This is the stuff of Third World countries, after all.  It must vex and baffle this president that thus far all of the commotion and the infection of this disease worldwide has been spread among the rich world.  Plagues like these in his mind are supposed to be borne by the poor and fester in the shit hole countries, not sweep through sophisticated, glamorous civilizations.  It can be shown that Covid-19 is initially a very middle class disease.  It originated in Wuhan, capital city of Hubei province, an industrial working class city of around 11 million.  It can be argued that Covid-19 is a jet set disease, spread by the traveling public of various elite personas — sales reps, diplomats, scholars, executives, entertainers, tourists, politicians, financiers to name a few — with the means and good reasons to fly (and sail) all over the place on this planet.  This admits China as a member if the rich world, by the way, and how its social system recoils now to maintain order and treat its share of the disease puts pressure on liberal democracies to control the infection without allowing it to spread via civil liberties, including riots.  It’s become legend how China uses the power of party surveillance to ensure social control — talk about a deep state — and its strict restrictions of the population enhanced by digital appliances and monitoring the media through smart phones in real time.  This is not Third World, and this is not Chairman Mao’s China — or maybe it is, it’s just not 1949 anymore.  It’s no wonder Covid-19 got from Hubei to Minnesota, and no wonder, if it’s as infectious as the doctors say, it skipped across Europe like those Australian wildfires — Italy, Switzerland, Spain, Germany, Belgium, France and now England, which isn’t even part of Europe anymore — the prime minister, whom I call Boris the Spider after a children’s song by the Who, is now in hospital from Covid-19, intensive care.  This is a pandemic introduced straightaway into the modern global world by its own means, a virus transmitted by the sharing of air among people innocently going about their usual interactions and presto, Bob’s your uncle, it’s practically illegal to get too friendly, humans are being done in by human nature to be social.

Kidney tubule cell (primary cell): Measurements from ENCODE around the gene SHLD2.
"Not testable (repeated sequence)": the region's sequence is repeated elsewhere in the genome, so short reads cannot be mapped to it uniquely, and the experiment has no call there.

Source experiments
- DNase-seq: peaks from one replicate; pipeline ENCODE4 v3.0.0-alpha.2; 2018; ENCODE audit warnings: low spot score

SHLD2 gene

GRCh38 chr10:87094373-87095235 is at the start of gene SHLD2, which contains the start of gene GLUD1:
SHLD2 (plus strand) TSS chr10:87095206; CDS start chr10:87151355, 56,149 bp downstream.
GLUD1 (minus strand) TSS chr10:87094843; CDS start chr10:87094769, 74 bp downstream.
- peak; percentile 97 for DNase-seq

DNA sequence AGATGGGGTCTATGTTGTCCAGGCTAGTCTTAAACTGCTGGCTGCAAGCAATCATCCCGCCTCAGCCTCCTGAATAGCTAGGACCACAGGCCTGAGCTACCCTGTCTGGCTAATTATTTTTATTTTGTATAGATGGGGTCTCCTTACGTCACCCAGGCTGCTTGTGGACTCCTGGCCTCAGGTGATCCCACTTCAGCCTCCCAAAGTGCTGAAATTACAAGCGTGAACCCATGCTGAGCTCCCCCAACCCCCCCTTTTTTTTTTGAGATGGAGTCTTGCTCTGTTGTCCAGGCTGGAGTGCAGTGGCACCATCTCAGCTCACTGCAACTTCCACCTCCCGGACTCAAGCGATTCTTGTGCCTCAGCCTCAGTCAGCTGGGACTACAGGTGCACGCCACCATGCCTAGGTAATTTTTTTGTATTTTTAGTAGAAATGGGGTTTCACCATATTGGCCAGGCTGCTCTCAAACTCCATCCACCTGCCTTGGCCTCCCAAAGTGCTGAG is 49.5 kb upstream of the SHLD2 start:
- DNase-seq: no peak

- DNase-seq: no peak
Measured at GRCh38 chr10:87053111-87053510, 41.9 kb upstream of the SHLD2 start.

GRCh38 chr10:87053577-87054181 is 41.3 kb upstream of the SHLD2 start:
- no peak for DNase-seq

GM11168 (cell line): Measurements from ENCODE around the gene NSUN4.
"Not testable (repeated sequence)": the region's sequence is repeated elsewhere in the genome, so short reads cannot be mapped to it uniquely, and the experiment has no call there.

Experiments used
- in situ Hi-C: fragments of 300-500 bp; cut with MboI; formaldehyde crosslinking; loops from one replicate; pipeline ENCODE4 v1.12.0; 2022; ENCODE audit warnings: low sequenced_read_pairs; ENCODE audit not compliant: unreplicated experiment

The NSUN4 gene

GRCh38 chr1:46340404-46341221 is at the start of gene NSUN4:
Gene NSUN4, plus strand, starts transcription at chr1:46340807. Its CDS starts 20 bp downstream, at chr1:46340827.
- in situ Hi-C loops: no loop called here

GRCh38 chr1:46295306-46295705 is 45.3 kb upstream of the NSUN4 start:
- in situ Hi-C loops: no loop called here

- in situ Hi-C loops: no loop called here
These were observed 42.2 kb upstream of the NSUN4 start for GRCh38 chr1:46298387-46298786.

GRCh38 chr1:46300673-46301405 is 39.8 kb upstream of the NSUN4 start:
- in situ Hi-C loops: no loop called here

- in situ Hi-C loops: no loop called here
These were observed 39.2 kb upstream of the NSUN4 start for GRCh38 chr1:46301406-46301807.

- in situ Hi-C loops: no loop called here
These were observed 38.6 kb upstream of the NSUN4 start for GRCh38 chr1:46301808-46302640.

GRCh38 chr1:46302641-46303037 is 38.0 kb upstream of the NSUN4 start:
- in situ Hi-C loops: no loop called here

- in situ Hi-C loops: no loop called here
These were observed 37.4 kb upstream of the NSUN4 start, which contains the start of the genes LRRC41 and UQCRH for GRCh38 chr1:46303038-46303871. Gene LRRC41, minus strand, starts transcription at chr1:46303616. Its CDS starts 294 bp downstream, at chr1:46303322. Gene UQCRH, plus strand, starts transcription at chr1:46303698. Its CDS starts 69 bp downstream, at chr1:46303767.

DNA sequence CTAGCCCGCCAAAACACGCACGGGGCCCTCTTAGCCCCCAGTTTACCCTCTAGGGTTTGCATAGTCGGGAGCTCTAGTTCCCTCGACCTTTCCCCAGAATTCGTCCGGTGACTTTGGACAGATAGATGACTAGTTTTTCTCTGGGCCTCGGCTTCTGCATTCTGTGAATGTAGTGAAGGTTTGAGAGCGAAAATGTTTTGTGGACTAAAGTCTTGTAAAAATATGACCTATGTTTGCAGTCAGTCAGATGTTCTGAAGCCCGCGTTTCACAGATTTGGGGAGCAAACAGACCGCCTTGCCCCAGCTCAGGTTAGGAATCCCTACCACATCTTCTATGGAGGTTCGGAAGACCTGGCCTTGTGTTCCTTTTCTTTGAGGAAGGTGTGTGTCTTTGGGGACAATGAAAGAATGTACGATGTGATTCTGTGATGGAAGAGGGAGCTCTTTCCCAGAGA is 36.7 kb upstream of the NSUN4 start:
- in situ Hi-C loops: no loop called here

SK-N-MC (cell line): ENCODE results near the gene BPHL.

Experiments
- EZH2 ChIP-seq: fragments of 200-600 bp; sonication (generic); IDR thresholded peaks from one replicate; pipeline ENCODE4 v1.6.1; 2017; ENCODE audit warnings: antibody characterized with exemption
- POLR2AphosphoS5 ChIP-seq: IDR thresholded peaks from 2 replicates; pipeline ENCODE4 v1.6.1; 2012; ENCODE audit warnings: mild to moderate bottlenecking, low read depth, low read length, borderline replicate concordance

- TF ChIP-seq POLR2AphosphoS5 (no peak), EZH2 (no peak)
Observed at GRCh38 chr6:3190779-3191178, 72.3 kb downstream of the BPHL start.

As the rich world acts to contain and treat its populations and share mitigation of its economic risks, the poorer world waits in suspense whether or if Covid-19 will affect its people in the percentages that burns through richer nations.  Even within societies where the virus has been introduced through the middle class, it remains to be seen how the germs spread laterally, up or down.  It would be sad if the poor suffered a greater proportion of infection and death due to rich malfeasance.  Sadder still would be the stories from emerging nations like India, Brazil and those of sub-Saharan Africa if this coronavirus, not so novel anymore, wipes through dense slums and villages.  And then refugee camps.